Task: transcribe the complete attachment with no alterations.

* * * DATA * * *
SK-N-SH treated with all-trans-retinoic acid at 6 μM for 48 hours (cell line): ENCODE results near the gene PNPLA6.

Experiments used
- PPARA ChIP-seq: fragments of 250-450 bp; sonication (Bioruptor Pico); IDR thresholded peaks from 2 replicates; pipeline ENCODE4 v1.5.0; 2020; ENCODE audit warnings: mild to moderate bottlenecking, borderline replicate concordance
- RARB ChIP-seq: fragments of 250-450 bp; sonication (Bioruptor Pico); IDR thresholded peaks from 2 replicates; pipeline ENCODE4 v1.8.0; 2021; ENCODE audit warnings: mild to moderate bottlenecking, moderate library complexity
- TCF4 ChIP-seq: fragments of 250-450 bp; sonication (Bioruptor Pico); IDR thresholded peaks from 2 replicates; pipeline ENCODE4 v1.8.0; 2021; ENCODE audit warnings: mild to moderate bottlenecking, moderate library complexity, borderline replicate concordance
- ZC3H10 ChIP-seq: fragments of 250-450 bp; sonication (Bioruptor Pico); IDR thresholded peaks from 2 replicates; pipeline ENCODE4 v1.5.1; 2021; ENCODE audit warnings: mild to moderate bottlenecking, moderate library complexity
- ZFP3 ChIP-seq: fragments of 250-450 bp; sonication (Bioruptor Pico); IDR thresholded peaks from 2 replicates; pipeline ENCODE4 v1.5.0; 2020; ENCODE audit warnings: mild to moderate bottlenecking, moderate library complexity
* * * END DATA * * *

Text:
SK-N-SH treated with all-trans-retinoic acid at 6 μM for 48 hours (cell line): ENCODE results near the gene PNPLA6.

Experiments used
- PPARA ChIP-seq: fragments of 250-450 bp; sonication (Bioruptor Pico); IDR thresholded peaks from 2 replicates; pipeline ENCODE4 v1.5.0; 2020; ENCODE audit warnings: mild to moderate bottlenecking, borderline replicate concordance
- RARB ChIP-seq: fragments of 250-450 bp; sonication (Bioruptor Pico); IDR thresholded peaks from 2 replicates; pipeline ENCODE4 v1.8.0; 2021; ENCODE audit warnings: mild to moderate bottlenecking, moderate library complexity
- TCF4 ChIP-seq: fragments of 250-450 bp; sonication (Bioruptor Pico); IDR thresholded peaks from 2 replicates; pipeline ENCODE4 v1.8.0; 2021; ENCODE audit warnings: mild to moderate bottlenecking, moderate library complexity, borderline replicate concordance
- ZC3H10 ChIP-seq: fragments of 250-450 bp; sonication (Bioruptor Pico); IDR thresholded peaks from 2 replicates; pipeline ENCODE4 v1.5.1; 2021; ENCODE audit warnings: mild to moderate bottlenecking, moderate library complexity
- ZFP3 ChIP-seq: fragments of 250-450 bp; sonication (Bioruptor Pico); IDR thresholded peaks from 2 replicates; pipeline ENCODE4 v1.5.0; 2020; ENCODE audit warnings: mild to moderate bottlenecking, moderate library complexity